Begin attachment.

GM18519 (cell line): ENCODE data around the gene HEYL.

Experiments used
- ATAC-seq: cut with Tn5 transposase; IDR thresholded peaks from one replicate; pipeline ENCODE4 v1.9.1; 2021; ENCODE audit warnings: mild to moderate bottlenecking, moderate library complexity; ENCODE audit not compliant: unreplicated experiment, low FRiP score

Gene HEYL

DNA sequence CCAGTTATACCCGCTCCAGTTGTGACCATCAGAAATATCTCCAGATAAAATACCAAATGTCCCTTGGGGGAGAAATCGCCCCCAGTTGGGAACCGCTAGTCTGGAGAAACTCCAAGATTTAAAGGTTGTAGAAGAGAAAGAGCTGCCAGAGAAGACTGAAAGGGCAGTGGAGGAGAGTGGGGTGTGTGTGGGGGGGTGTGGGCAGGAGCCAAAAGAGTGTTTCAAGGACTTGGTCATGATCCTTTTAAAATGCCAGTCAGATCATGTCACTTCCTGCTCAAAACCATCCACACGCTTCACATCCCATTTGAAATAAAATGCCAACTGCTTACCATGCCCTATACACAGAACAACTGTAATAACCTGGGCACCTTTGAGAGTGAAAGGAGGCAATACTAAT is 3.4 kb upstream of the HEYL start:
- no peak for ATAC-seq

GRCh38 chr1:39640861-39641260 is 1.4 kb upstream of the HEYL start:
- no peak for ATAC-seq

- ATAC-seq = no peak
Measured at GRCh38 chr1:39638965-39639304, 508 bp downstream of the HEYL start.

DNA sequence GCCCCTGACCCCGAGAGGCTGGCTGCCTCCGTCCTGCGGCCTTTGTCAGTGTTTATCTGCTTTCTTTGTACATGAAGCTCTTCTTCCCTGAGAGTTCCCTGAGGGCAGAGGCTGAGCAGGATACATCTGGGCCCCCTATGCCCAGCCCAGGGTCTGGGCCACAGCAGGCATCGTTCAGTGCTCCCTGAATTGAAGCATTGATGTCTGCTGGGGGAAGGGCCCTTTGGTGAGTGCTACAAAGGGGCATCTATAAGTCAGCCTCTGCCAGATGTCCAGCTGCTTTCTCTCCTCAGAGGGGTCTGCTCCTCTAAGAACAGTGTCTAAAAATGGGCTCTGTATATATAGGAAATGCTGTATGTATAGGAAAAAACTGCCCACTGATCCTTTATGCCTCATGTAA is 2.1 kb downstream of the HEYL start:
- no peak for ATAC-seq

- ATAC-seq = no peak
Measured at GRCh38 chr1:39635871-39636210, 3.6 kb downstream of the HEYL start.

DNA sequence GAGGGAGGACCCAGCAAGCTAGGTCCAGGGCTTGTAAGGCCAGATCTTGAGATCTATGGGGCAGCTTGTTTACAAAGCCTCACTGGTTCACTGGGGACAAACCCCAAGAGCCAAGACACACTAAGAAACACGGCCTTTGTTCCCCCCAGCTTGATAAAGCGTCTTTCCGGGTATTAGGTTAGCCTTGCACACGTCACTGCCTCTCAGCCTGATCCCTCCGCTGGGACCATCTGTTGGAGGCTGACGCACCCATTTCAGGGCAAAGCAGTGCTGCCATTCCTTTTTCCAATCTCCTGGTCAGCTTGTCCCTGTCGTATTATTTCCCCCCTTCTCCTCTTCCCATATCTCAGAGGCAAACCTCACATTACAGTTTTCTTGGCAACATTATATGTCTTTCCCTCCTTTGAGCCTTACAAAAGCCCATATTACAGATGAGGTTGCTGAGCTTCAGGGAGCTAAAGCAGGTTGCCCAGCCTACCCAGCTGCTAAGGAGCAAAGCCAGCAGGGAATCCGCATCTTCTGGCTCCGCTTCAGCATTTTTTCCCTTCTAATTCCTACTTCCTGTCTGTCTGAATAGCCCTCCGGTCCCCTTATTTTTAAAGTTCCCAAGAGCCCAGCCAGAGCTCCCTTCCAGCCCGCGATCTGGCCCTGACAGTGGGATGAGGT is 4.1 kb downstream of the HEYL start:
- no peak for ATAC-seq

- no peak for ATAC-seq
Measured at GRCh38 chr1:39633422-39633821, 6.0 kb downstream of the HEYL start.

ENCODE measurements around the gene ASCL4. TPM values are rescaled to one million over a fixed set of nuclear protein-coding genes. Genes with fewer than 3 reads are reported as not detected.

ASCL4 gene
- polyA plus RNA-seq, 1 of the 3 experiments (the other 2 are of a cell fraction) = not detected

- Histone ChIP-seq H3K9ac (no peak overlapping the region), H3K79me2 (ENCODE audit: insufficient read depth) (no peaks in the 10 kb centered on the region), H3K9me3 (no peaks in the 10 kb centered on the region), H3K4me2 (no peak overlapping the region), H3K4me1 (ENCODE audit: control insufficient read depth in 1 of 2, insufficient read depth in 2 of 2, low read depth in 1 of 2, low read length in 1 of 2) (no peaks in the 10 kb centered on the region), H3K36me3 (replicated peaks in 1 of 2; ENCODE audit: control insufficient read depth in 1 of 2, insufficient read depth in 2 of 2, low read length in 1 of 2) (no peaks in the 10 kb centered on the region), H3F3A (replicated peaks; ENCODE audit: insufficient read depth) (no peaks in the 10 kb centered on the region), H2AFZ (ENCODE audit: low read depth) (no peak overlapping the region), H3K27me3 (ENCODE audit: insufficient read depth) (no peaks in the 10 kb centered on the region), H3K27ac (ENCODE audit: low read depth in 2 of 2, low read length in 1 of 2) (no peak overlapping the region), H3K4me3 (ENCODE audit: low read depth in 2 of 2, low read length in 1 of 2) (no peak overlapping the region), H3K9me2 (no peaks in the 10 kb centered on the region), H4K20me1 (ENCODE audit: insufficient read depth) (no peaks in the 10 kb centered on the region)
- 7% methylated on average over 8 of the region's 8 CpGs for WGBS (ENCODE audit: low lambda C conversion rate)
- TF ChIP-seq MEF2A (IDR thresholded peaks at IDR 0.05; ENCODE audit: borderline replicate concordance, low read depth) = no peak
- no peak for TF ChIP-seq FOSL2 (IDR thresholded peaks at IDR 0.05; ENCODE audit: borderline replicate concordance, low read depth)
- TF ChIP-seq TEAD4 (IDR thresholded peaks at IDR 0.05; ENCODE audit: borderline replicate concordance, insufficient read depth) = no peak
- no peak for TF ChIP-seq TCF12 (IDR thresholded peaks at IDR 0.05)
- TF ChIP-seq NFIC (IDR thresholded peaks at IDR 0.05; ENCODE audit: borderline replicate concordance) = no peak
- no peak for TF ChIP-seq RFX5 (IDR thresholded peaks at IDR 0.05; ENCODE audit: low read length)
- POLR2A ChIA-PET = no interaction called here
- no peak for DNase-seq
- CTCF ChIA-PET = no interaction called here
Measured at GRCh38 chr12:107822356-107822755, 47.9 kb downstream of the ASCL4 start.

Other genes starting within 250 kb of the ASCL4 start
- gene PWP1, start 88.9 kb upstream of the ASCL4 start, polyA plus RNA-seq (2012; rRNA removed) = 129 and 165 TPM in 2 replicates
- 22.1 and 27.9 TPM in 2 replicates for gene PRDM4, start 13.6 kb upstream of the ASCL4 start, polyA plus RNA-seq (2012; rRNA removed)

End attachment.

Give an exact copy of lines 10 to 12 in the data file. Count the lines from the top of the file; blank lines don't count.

Measured at GRCh38 chr1:39638965-39639304, 508 bp downstream of the HEYL start.

DNA sequence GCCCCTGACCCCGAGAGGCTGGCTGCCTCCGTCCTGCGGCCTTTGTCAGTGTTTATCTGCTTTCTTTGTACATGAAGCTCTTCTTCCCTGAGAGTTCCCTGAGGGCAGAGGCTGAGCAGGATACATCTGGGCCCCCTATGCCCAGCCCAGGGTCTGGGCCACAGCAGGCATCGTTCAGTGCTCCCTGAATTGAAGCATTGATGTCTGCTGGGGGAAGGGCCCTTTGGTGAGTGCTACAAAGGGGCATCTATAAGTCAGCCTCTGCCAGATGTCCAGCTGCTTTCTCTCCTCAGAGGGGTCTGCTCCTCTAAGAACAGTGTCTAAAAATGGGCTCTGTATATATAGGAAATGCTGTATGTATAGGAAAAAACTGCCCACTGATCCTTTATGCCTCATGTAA is 2.1 kb downstream of the HEYL start:
- no peak for ATAC-seq